By Prologue Books Author Sarah Zettel
I Learned to Write in a Dimension of Sight, a Dimension of Mind
There are questions that writers get asked a lot. The most popular is “Where do you get your ideas?” But really close after that is “Where did you learn to write?”
Now, nobody means “where did you learn to put words in a line?” They mean “where did you learn to tell stories?”
This leads me to a kind of embarrassing confession for a novelist. I did not learn the best points of storytelling out of books. I learned them from an old TV show. The best of what I know about genre writing, especially the best I know about science fiction and fantasy comes from The Twilight Zone.
This show was unique, and I use that term with precision. There was no other show like it at the time, and there has been none like it since. There have been other anthology shows; but none of them has had the reach or the punch of The Twilight Zone.
And I’ll tell you why.
Rod Serling, the show’s creator and iconic narrator, had an eye for a story that remains unmatched.
Oh, I know there are some turkeys in the bunch. Some were overly sentimental. Some were just bad. And there are some, like, “Will the Real Martian Please Stand Up?” that I’m probably the only person in the world who enjoys, because I’m just like that. Also, if you watch long enough, you can start to see the patterns that run through them: the one thing no one believes is going to turn out to be true. Making bets is inevitably a bad idea, and making wishes is an even worse one. Robots and computers are always alive. Be nice to your dying relatives. And for Pete’s sake, if you see Billy Mumy, run.
But despite the lapses, for five years and 136 episodes, Serling was able to create one brilliant episode after another. He assembled excellent casts, drawing from a pool that included small screen up-and-comers like William Shatner, and this minor young fellow named Robert Redford, and actors Hollywood had worn down or discarded, from Mickey Rooney to Ida Lupino, to magnificent character actors like Jack Klugman and Burgess Meredith.
But great actors have to have something to work with, and it was the scripts Serling helped create that made that show unforgettable. Those stories, with their deep character studies, their dark humor, their searching morality, their faith in humanity, and their fear for humanity. Serling presented people thrown into circumstances where anything, literally, could happen. You could meet the devil. You could become the devil. A toss of a coin could give you the power to read minds. The world could end by man’s hand or God’s. A sad man could become Santa Claus, a doll could take revenge, all sorts of aliens could interfere with the Earth. The people of Earth could become the aliens. But every single story was built around a strong central character. A hardened woman alone on a farm. A salesman who wants to make one good score. An old woman who just wants to live. A man who just wants time to sit and read. A small boy who just wants his own way.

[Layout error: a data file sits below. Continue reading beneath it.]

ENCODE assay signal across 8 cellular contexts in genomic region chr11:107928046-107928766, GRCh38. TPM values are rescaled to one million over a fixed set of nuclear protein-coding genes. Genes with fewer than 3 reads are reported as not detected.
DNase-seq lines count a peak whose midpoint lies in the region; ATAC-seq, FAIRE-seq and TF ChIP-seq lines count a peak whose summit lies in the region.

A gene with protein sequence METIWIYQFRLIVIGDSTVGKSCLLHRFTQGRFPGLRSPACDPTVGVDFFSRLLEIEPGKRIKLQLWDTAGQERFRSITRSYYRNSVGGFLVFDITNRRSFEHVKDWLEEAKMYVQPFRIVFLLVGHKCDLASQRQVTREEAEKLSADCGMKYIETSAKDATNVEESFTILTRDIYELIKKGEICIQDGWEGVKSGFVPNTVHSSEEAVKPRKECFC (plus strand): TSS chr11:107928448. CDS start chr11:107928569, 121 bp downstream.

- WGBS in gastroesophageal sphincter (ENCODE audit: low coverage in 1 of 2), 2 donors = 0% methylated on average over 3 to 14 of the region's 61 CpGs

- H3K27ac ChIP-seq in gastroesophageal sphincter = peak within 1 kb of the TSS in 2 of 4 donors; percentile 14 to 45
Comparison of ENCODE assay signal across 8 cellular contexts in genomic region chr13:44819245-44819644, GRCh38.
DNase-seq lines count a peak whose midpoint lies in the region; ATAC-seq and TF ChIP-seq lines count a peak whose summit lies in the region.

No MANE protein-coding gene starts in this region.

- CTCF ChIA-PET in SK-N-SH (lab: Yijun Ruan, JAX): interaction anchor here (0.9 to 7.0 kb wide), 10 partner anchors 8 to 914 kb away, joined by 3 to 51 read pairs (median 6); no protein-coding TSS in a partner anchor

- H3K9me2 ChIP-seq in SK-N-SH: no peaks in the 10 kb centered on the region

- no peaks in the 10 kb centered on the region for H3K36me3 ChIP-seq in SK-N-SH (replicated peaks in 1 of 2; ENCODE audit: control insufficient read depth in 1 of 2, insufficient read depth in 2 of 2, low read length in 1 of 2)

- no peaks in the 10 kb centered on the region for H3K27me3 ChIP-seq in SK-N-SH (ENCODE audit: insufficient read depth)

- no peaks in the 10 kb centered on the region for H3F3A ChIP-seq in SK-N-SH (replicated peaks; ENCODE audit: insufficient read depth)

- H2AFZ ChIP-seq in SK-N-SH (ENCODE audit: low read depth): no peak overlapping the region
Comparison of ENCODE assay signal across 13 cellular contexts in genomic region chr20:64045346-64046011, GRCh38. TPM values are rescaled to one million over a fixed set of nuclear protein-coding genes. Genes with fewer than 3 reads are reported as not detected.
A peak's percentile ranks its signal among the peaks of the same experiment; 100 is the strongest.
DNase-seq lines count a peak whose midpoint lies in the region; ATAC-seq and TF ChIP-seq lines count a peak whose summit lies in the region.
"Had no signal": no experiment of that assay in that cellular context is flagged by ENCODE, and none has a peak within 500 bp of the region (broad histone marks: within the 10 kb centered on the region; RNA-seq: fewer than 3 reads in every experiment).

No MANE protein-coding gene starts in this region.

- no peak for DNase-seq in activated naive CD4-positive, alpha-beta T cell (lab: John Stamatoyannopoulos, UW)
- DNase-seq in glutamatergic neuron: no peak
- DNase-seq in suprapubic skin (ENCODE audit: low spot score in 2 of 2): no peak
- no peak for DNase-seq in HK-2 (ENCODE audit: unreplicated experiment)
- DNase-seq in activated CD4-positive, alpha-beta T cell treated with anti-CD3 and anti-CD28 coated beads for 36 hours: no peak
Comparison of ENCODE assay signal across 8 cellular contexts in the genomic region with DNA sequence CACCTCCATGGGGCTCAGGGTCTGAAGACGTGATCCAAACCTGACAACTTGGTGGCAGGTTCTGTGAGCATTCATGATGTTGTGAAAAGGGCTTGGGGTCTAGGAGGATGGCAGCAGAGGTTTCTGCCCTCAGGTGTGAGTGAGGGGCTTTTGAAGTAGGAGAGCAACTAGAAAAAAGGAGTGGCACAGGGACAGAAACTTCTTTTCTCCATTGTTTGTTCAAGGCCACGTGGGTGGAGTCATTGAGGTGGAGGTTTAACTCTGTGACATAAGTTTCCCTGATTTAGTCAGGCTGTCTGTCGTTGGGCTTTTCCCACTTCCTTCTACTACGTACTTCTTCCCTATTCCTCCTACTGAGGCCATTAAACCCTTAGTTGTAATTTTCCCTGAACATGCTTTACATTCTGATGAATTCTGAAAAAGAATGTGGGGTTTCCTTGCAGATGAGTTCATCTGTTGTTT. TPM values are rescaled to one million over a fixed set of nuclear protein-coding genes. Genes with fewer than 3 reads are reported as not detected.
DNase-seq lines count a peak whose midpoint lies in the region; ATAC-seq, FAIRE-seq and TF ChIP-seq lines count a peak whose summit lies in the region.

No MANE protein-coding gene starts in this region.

Each one of them was fully and recognizably human, with human flaws and motivations. Their weaknesses sometimes opened the door, and sometimes their strengths got them through. No matter how strange or terrible the circumstances surrounding these characters became, the stories flowed directly from the characters. If there was a common thread running through the stories, it was that in each there was a moment of choice that the story turned on. A human action, a human choice, could end a life, end the world, or save us all.
It’s that concentration on character that is at the heart of really good storytelling, no matter what medium the writer is working in. The strengths and weaknesses of the individual determine the course of events, no matter how strange or magnificent the world around them. That’s what I learned from that stripped down, sparse, black and white show that had already been in re-runs for years before I started watching it. For me as a writer, there was a sign-post up ahead, and it showed up on when I was a kid, Saturday afternoons with a dark suit and a cigarette and terminally creepy theme music. But I was always right there, eyes and imagination wide open, and I never truly went home again.
So, where, you ask, did I learn to write? Where we all do, and yes, it is submitted for your approval. In The Twilight Zone.
Sarah Zettel is an American author of seventeen novels across the science-fiction, fantasy, and mystery genres. Two of her four-book fantasy series–Isavalta and Camelot–have been published in Prologue’s Fantasy collection. A Sorcerer’s Treason, the first book in her Isavalta series, is free from July 15, 2012 through July 21, 2012 for Kindle and Nook. Follow her on Twitter, Facebook, or her website, SarahZettel.com. Check back on Friday, July 20, 2012 for another post by Sarah! Back to top.